In this tutorial we are going to learn you how to work with Fping in Linux. Nowadays most of the users are familiar with the Ping command, that ICMP packets can be sent to another device on the network and its status can be informed. And we would introduce you to an interesting tool called fping so that you can take advantage of its practical capabilities.
How to work with Fping in Linux
What is Fping?
Fping is a small tool that you can install separately on your Linux and use it to pin devices inside the network. But the important thing about this tool, which distinguishes it from the Ping command, is the ability to ping multiple devices on a network, which will allow us to ping all the systems within a network or different IP addresses simultaneously.
How to install Fping ?
To install fping in the version, access Linux using the following commands:
Install fping on CentOS and Redhat
yum install fping
Installing fping in Debian and Ubuntu
Note: you can just run below command by root user,But if you do not access to root user, you have to add sudo before execute the command.
apt install fping
Fping installation in Fedora
dnf install fping
Installing fping in Arch Linux
pacman -S fping
What should be done after installation ?
This way you will be able to install and decide on your Linux.
After installation, you can enter the following command to ensure that the installed version of fping is displayed on your server to ensure the correct installation status.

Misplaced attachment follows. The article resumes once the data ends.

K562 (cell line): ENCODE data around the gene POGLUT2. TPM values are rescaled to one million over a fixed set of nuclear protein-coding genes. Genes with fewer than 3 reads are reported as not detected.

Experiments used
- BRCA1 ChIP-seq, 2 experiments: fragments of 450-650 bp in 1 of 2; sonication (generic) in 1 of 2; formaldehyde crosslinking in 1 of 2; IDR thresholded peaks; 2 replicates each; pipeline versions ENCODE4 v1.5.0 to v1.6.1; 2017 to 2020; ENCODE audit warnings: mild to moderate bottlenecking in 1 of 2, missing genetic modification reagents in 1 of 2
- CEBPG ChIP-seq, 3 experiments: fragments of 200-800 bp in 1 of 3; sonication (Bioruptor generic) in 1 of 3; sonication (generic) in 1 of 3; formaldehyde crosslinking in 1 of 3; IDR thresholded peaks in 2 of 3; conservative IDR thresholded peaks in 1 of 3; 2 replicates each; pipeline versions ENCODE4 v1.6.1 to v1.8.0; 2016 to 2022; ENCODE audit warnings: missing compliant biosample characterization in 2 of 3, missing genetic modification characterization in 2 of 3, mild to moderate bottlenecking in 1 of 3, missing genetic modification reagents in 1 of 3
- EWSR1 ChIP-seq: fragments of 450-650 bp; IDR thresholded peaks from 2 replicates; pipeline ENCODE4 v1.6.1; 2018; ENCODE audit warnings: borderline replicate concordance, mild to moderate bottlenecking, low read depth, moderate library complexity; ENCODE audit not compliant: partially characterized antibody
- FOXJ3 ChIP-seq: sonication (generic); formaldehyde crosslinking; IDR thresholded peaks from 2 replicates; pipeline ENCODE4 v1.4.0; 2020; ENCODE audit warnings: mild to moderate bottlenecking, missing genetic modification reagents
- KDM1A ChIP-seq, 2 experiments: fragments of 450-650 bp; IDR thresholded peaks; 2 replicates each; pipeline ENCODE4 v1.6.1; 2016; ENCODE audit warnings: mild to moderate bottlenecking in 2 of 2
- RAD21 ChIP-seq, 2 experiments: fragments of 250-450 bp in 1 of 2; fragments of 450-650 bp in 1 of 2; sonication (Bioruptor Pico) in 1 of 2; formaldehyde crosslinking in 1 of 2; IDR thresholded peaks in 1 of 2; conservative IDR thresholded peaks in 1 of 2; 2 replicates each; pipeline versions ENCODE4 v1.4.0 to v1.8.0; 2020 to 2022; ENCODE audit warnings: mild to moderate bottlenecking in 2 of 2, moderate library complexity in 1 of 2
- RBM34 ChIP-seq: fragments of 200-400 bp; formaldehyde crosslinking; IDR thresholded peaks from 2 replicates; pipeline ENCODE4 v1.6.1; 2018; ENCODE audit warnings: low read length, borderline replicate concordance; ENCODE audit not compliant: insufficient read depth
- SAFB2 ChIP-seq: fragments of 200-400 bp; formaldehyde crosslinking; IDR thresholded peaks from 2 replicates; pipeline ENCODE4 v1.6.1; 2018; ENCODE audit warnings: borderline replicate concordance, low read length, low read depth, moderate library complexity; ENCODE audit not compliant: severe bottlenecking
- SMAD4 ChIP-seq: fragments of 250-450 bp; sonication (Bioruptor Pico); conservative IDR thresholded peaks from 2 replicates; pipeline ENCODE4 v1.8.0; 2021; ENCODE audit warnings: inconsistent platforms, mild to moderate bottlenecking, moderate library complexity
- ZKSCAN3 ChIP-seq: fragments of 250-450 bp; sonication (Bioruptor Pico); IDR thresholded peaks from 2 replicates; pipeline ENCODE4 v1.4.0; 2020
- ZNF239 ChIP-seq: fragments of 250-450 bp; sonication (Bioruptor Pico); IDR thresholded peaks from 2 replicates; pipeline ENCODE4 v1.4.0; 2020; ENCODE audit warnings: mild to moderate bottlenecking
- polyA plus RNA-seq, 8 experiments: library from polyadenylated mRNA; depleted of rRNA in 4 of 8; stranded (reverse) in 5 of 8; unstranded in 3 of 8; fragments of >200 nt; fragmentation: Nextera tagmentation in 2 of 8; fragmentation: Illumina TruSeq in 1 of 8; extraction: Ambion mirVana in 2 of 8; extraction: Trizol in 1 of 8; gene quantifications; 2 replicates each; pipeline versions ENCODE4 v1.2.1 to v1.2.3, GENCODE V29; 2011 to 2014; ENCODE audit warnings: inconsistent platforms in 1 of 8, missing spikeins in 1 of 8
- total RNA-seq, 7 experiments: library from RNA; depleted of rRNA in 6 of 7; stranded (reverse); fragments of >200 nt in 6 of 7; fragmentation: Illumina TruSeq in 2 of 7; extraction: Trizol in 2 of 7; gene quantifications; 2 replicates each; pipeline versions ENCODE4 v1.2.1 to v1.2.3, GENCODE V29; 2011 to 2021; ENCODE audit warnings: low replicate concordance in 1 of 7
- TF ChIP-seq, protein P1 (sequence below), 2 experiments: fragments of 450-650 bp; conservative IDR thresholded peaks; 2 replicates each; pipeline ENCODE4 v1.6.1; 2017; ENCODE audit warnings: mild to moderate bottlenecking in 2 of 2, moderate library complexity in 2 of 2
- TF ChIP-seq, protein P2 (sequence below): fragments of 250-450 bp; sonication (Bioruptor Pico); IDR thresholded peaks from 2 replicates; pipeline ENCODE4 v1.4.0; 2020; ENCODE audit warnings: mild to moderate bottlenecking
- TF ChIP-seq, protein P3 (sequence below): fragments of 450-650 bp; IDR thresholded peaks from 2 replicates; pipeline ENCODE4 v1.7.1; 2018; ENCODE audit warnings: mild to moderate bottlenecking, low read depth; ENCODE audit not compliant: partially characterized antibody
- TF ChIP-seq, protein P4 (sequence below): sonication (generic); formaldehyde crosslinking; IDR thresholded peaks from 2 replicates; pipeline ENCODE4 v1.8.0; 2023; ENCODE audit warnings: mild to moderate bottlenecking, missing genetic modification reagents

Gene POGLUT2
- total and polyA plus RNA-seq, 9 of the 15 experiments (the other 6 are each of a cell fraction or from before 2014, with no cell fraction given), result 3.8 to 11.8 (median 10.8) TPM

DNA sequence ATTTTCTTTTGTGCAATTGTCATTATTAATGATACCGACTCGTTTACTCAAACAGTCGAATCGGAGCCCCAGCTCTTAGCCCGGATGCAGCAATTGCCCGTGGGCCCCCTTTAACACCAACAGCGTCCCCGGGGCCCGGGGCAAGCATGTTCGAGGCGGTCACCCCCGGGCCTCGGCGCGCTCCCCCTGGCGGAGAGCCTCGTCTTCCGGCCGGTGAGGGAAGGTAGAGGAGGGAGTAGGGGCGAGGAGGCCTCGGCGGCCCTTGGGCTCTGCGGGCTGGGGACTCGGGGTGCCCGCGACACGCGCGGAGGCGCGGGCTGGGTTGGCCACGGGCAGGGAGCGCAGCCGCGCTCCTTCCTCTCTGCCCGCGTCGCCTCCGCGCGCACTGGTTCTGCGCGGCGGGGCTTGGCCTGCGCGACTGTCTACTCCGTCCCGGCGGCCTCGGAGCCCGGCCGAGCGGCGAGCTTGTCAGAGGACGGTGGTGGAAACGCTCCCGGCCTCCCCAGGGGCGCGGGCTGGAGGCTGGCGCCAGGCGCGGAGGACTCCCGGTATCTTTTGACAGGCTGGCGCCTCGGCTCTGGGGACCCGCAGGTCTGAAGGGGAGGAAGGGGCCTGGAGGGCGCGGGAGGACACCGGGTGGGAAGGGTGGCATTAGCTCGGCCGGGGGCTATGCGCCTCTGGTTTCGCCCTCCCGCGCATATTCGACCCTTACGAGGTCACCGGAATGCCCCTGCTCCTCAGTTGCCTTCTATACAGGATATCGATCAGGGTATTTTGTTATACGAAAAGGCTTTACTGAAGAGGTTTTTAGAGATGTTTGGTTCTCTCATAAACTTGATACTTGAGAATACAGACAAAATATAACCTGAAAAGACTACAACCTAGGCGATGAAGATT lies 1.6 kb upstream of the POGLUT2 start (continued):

The output of the above command will be as follows.
Output fping: Version 4.0 fping: comments to [email protected]
Note: If the output correctly displays the tool version, it means that the fping is installed correctly.
Well, so far you’ve managed to install fping on your Linux,In the following, we will teach you how to work with it in Linux.
How to work with Fping command
The easiest way to use the fping command to test and check multiple different IP addresses simultaneously would be as follows.
fping 220.127.116.11 18.104.22.168 22.214.171.124
After entering the above command, the output of the command will be as follows.
Output 126.96.36.199 is alive 188.8.131.52 is unreachable 184.108.40.206 is unreachable
To use fping to check and test a range of IP addresses, you can enter the fping command as follows.
fping -s -g 192.168.0.1 192.168.0.9
After entering the above command, you will have the same output as the following statements.
192.168.0.1 is alive 192.168.0.2 is alive
ICMP Host Unreachable from 192.168.0.2 for ICMP Echo sent to 192.168.0.3 ICMP Host Unreachable from 192.168.0.2 for ICMP Echo sent to 192.168.0.3 ICMP Host Unreachable from 192.168.0.2 for ICMP Echo sent to 192.168.0.3 ICMP Host Unreachable from 192.168.0.2 for ICMP Echo sent to 192.168.0.4 192.168.0.3 is unreachable 192.168.0.4 is unreachable 8 9 targets 2 alive 2 unreachable 0 unknown addresses 4 timeouts (waiting for response) 9 ICMP Echos sent 2 ICMP Echo Replies received 2 other ICMP received 0.10 ms (min round trip time) 0.21 ms (avg round trip time) 0.32 ms (max round trip time) 4,295 sec (elapsed real time) To ping a subnet completely, you will be able to enter the fping command as shown below.
fping -g -r 1 192.168.0.0/24
Note: that in the above command, the -r parameter with the number 1 is used, which means that the whole command has to be pinged only once.
Finally, another interesting feature of fping is the ability to read IP addresses from a TXT file that enables you to create a file from all the desired IP addresses and call it back whenever you want.
In the above command, we have already created a file called IPs.txt and in the above command we called it.
In this way, you can use fping tools to ping a whole network, an IP range, or a number of different IP addresses at the same time, and be informed of their status.
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